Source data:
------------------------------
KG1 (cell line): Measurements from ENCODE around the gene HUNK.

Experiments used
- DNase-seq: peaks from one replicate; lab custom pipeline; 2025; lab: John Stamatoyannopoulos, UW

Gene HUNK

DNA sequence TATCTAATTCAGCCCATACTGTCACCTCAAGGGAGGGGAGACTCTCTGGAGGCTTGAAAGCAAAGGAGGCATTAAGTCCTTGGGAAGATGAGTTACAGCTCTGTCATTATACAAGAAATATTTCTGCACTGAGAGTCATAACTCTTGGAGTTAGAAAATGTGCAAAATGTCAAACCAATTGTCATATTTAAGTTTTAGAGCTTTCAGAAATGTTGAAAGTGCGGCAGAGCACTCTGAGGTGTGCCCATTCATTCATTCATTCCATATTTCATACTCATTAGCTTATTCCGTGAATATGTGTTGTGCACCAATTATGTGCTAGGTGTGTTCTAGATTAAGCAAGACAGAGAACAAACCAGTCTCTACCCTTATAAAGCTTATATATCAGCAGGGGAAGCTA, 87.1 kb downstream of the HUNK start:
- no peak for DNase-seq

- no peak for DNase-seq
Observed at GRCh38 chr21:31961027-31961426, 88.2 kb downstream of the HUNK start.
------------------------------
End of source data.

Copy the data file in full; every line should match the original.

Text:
KG1 (cell line): Measurements from ENCODE around the gene HUNK.

Experiments used
- DNase-seq: peaks from one replicate; lab custom pipeline; 2025; lab: John Stamatoyannopoulos, UW

Gene HUNK

DNA sequence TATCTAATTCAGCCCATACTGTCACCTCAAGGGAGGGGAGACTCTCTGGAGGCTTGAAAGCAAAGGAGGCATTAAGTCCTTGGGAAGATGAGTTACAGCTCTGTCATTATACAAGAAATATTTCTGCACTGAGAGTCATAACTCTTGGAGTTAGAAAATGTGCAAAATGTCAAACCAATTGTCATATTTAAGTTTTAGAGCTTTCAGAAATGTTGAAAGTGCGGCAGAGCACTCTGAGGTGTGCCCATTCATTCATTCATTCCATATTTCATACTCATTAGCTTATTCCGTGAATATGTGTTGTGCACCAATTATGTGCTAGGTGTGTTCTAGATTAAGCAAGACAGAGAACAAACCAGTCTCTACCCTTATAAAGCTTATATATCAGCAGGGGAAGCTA, 87.1 kb downstream of the HUNK start:
- no peak for DNase-seq

- no peak for DNase-seq
Observed at GRCh38 chr21:31961027-31961426, 88.2 kb downstream of the HUNK start.